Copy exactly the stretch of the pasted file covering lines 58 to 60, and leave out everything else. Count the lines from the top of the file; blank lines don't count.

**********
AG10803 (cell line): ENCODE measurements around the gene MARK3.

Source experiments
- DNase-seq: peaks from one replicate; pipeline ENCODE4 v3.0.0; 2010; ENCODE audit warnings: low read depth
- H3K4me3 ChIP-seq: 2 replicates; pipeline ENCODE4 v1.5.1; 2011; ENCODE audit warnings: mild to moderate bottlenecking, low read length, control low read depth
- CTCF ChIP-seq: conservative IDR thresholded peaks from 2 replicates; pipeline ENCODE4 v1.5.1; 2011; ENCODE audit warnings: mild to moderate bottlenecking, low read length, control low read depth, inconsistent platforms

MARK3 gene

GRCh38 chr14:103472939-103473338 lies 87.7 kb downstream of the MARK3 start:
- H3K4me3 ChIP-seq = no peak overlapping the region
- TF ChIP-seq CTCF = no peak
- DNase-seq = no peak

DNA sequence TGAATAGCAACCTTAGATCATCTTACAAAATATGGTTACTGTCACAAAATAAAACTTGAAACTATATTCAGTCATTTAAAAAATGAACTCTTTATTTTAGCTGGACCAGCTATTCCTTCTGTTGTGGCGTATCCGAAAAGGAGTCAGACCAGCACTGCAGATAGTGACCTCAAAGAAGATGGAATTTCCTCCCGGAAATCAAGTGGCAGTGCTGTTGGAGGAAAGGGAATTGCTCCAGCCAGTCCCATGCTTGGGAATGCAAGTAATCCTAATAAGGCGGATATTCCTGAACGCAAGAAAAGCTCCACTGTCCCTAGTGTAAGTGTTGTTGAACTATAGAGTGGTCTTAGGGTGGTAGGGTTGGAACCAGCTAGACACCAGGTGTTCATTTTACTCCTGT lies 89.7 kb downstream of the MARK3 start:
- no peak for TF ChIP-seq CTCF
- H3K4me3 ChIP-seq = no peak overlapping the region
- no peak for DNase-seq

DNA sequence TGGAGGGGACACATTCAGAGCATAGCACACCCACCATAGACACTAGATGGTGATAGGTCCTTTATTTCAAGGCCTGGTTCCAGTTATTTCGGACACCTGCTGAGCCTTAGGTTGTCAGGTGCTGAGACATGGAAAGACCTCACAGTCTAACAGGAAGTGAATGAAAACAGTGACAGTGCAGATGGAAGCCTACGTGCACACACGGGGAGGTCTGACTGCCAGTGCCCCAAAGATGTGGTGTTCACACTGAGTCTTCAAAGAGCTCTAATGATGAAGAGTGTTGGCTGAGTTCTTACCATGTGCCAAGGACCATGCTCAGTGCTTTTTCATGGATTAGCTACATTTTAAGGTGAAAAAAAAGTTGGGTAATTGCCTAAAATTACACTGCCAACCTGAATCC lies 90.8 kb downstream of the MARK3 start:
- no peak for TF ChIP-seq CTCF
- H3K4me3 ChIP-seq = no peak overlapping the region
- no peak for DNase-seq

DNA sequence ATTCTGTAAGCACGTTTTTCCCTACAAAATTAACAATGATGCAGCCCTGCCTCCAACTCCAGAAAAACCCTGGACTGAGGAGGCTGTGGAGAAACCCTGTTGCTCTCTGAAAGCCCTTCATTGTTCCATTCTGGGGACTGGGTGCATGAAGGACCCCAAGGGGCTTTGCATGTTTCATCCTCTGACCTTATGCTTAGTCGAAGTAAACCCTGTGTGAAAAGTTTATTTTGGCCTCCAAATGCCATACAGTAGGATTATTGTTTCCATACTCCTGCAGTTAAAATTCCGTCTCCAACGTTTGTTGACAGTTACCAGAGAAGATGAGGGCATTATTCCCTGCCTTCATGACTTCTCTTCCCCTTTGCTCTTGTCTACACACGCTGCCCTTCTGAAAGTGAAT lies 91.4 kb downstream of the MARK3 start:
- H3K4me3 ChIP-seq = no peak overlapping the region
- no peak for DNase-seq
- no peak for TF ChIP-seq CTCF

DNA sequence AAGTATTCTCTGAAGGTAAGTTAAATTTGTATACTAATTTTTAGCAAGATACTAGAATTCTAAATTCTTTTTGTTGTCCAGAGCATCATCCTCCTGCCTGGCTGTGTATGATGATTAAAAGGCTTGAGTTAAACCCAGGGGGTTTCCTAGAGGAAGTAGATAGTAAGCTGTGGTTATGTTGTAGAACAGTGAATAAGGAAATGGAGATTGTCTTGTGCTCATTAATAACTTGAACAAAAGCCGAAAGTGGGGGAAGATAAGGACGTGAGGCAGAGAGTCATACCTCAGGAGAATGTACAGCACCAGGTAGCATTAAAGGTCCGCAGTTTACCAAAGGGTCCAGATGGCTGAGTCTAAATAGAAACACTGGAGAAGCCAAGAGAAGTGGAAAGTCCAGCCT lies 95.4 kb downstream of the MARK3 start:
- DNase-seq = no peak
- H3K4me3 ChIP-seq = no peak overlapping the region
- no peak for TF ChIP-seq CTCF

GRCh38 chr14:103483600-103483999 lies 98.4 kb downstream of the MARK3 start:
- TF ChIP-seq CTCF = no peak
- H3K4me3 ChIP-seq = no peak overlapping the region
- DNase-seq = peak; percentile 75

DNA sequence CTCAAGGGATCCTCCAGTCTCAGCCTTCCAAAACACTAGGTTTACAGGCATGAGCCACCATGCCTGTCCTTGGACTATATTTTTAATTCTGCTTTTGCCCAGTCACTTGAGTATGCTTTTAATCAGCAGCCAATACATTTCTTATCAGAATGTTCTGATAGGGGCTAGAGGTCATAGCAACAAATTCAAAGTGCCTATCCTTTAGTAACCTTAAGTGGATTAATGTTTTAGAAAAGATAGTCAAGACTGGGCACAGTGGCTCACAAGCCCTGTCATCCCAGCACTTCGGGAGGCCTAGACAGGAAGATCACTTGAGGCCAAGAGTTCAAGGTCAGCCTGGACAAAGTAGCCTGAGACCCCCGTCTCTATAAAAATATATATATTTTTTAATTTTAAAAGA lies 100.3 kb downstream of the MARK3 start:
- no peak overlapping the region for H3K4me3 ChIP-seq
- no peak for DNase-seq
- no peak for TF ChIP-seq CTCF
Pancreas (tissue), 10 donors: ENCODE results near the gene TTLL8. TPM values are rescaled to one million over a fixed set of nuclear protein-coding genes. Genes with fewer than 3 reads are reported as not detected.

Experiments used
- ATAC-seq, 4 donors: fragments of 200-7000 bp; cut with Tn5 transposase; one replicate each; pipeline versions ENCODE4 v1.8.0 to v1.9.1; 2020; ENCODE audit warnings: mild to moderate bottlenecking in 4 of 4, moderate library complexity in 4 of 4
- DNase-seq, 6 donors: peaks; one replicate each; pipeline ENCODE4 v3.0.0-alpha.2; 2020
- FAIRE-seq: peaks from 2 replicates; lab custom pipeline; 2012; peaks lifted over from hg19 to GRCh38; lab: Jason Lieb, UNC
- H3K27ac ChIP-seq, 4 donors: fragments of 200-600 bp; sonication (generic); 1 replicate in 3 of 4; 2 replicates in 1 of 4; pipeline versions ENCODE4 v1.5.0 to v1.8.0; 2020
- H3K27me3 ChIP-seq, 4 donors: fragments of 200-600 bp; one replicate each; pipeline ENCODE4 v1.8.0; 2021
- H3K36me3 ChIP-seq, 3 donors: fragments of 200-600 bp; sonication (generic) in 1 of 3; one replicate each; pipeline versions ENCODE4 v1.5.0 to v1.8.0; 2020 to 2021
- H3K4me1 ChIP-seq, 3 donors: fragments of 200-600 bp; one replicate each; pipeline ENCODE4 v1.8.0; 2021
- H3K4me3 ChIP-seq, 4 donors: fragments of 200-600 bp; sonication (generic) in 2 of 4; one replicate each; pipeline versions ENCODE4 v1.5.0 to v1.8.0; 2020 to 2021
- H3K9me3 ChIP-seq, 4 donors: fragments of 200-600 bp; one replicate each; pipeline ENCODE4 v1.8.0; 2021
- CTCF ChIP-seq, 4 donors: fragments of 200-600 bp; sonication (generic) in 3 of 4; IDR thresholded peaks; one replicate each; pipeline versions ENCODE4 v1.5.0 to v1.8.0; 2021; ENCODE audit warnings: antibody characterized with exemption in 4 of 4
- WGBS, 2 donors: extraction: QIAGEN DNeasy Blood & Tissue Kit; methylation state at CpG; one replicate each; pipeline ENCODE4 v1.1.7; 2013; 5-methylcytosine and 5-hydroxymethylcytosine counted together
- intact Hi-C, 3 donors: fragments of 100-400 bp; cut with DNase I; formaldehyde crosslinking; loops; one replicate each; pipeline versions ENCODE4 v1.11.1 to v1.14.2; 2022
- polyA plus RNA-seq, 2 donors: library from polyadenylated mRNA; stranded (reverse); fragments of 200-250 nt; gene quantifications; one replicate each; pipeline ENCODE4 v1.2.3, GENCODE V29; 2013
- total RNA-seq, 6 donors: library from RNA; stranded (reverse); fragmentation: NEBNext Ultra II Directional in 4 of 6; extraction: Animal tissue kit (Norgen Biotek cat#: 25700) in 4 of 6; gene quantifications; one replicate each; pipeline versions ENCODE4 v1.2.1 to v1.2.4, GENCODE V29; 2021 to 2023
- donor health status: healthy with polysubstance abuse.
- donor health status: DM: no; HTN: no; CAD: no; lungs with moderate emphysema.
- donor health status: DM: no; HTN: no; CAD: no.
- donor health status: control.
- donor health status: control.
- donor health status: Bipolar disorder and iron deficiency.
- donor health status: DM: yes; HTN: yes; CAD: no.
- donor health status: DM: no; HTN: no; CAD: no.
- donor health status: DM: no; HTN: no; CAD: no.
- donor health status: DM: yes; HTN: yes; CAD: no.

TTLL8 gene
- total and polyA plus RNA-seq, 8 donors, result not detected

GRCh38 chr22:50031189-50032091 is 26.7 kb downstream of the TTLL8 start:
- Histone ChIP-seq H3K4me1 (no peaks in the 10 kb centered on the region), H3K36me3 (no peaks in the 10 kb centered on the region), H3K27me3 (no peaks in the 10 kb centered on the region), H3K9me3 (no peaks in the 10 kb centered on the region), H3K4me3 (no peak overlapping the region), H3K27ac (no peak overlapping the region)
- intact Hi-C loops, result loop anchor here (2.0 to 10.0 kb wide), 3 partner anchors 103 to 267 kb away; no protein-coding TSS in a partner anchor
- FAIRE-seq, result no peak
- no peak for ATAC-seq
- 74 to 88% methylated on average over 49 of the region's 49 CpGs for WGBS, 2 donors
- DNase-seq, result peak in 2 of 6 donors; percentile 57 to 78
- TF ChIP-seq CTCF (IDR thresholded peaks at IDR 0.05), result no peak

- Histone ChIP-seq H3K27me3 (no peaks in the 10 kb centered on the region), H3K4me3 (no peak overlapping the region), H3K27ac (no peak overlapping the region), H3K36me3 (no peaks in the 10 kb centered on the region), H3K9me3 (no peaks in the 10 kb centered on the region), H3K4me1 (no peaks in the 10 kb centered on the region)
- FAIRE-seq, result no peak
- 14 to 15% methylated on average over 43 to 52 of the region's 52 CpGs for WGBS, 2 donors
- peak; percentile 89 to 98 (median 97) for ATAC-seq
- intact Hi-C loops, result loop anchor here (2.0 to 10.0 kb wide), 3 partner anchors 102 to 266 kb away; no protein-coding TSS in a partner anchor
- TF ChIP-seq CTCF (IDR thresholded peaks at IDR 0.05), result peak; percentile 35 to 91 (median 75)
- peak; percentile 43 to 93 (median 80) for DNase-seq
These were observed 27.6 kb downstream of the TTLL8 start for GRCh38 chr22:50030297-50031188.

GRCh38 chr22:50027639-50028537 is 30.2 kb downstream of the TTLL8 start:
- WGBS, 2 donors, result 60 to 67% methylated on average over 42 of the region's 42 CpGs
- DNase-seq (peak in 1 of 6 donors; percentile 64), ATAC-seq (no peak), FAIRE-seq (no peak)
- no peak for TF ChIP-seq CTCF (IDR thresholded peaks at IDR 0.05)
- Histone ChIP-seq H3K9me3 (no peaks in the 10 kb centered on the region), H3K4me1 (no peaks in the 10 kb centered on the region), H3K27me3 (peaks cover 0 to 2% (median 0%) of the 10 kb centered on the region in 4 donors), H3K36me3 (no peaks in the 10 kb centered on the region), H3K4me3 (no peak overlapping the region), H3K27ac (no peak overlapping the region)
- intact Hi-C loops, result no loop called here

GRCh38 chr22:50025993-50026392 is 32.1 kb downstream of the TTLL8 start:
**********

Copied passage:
- donor health status: DM: no; HTN: no; CAD: no.
- donor health status: DM: no; HTN: no; CAD: no.
- donor health status: DM: yes; HTN: yes; CAD: no.